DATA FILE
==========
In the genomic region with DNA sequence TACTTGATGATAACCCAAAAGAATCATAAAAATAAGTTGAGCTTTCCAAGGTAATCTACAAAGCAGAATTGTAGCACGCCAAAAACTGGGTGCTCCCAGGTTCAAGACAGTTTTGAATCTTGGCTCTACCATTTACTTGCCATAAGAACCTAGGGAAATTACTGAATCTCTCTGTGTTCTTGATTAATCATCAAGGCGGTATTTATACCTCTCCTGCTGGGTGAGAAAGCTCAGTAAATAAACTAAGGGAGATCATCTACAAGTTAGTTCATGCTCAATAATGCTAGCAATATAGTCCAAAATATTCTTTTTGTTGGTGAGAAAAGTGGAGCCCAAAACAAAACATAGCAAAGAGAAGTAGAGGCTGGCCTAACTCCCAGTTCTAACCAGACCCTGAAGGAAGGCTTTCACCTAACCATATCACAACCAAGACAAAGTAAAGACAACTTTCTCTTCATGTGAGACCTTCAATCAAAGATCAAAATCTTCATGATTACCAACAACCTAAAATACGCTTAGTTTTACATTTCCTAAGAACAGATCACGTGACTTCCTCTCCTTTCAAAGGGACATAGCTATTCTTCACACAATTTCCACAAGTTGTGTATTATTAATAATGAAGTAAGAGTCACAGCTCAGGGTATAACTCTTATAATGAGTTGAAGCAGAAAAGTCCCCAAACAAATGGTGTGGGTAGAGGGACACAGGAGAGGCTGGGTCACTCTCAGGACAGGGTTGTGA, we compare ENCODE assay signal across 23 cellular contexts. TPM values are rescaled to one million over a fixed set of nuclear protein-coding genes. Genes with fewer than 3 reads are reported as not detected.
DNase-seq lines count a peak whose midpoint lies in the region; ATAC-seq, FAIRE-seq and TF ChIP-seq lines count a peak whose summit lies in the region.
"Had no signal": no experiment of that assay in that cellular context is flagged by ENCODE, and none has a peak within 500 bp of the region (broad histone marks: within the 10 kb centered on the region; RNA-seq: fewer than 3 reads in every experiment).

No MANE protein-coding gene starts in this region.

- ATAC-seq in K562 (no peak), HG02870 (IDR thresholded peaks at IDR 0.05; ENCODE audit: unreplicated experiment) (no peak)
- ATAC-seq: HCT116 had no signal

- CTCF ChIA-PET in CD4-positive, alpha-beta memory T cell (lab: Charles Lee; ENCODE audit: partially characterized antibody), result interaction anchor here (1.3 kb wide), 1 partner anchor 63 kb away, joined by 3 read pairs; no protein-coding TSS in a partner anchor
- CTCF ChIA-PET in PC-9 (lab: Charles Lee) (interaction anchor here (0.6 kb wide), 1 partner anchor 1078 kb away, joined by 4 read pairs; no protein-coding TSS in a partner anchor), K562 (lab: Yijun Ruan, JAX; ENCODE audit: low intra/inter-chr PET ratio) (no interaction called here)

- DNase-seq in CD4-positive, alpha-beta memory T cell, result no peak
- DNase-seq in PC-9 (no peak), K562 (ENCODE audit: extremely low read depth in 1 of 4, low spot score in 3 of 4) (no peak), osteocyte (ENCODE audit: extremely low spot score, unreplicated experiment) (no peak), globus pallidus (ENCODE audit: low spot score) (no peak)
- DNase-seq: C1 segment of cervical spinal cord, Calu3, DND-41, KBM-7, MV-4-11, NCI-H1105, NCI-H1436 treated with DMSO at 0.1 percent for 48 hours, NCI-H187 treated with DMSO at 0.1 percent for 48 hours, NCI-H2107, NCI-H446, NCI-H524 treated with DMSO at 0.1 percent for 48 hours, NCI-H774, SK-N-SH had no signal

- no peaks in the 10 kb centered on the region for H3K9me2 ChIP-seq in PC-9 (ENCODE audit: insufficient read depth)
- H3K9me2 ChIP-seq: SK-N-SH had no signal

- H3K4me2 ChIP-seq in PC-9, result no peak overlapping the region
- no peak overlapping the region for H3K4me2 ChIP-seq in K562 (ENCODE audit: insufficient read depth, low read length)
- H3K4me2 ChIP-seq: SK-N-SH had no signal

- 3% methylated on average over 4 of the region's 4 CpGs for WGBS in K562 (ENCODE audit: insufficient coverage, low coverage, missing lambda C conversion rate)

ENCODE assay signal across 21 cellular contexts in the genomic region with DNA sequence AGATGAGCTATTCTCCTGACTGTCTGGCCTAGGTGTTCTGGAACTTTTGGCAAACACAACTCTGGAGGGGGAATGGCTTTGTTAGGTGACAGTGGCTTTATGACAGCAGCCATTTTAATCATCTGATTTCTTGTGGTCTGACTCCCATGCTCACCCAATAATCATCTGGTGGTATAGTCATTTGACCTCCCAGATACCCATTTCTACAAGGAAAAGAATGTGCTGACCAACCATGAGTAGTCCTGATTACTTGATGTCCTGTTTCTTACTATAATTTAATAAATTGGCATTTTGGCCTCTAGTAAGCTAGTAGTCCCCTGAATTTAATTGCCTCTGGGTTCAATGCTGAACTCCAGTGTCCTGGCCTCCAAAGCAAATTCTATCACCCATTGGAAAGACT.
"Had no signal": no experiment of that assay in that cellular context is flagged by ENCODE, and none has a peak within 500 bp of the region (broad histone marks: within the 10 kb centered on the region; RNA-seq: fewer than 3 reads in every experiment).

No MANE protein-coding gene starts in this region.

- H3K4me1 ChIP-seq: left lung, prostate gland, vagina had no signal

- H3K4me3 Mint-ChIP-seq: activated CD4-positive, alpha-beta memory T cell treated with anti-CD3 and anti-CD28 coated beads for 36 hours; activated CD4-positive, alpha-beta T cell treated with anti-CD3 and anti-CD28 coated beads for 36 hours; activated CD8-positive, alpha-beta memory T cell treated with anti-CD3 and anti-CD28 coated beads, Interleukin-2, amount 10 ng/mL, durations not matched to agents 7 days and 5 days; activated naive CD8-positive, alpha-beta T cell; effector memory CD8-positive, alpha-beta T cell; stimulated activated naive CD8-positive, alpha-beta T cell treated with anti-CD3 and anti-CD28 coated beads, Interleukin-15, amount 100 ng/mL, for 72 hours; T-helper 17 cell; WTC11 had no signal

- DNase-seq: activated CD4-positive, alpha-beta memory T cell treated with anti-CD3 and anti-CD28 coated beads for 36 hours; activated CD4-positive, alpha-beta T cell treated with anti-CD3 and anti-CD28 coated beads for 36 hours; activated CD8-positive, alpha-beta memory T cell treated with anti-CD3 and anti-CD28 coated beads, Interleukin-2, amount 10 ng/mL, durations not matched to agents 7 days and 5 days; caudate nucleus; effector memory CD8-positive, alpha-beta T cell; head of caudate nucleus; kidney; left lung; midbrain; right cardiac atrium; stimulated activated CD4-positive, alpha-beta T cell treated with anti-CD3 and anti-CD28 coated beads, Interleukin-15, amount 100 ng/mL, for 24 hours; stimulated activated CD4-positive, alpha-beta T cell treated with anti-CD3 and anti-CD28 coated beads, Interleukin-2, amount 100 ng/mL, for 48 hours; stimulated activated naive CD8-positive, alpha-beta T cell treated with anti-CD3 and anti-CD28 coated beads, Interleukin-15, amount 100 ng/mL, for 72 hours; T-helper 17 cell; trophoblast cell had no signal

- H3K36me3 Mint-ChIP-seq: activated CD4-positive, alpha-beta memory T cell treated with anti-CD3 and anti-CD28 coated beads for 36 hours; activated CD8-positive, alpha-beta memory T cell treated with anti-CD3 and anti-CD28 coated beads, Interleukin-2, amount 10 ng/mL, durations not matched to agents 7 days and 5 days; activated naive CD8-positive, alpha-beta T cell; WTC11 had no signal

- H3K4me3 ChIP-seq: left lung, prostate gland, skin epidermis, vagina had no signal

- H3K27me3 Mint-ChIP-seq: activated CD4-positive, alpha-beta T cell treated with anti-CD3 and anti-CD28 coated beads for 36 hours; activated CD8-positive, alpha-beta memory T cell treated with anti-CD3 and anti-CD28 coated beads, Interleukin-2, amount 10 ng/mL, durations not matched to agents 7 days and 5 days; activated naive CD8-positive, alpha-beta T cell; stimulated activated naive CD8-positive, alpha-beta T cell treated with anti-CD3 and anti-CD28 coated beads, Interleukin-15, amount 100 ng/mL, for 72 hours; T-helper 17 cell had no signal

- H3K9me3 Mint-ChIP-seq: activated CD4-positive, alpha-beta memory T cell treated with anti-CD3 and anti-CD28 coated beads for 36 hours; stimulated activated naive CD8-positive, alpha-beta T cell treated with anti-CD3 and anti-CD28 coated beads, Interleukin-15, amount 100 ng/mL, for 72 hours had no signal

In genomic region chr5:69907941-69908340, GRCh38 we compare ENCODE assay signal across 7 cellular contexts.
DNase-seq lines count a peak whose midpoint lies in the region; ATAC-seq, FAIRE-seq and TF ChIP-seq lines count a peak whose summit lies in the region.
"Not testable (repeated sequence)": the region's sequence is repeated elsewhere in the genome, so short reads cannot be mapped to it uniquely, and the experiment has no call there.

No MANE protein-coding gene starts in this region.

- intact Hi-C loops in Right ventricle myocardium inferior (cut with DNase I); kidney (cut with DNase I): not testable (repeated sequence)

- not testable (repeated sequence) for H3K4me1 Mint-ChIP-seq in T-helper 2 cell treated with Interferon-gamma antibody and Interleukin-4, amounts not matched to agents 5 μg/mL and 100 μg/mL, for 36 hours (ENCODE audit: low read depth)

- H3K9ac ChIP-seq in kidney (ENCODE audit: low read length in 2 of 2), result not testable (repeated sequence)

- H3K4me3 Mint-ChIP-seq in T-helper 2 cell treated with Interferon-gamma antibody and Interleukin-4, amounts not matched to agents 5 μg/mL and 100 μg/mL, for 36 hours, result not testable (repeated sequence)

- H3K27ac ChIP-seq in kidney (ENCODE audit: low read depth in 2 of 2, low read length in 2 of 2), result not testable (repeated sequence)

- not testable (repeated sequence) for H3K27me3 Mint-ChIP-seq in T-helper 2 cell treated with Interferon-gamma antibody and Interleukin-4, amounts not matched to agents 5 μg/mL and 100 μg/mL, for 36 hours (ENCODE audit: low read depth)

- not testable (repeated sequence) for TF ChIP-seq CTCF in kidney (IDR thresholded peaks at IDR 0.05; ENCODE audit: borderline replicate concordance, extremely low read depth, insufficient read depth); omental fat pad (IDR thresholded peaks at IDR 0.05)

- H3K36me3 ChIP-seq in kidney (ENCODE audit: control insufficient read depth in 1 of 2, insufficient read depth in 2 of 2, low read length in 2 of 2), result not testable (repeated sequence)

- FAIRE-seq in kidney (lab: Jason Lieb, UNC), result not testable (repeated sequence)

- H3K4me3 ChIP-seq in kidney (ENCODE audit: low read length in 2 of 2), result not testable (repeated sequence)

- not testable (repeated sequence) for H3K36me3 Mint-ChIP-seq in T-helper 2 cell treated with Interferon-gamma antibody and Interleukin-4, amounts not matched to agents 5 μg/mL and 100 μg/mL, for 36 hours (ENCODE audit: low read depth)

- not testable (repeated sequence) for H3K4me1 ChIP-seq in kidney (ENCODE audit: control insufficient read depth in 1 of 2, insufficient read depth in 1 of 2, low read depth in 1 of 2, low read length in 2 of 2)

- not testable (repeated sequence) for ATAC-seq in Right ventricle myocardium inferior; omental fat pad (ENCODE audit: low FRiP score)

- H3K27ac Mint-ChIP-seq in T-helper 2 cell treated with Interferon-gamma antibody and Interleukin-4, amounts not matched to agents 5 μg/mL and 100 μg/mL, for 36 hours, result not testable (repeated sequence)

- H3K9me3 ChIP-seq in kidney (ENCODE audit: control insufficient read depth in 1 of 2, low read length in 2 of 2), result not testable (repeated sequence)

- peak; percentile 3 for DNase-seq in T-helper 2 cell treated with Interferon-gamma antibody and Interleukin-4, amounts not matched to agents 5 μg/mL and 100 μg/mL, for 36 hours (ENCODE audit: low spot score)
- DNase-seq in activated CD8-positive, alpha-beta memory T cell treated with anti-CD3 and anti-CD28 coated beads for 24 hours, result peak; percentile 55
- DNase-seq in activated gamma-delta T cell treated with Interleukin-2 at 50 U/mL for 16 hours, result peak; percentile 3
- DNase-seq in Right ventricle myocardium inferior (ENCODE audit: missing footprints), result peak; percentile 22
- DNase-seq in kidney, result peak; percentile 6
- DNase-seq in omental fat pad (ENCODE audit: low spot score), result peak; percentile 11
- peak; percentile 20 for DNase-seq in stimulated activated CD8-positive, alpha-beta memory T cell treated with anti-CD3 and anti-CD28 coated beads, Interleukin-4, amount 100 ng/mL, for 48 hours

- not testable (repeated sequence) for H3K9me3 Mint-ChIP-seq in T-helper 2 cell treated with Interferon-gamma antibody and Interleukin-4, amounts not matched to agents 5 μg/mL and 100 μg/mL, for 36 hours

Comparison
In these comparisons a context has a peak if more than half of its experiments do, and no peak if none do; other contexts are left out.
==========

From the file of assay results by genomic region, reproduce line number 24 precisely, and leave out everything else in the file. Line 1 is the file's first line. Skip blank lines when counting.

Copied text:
- H3K36me3 Mint-ChIP-seq: activated CD4-positive, alpha-beta memory T cell treated with anti-CD3 and anti-CD28 coated beads for 36 hours; activated CD8-positive, alpha-beta memory T cell treated with anti-CD3 and anti-CD28 coated beads, Interleukin-2, amount 10 ng/mL, durations not matched to agents 7 days and 5 days; activated naive CD8-positive, alpha-beta T cell; WTC11 had no signal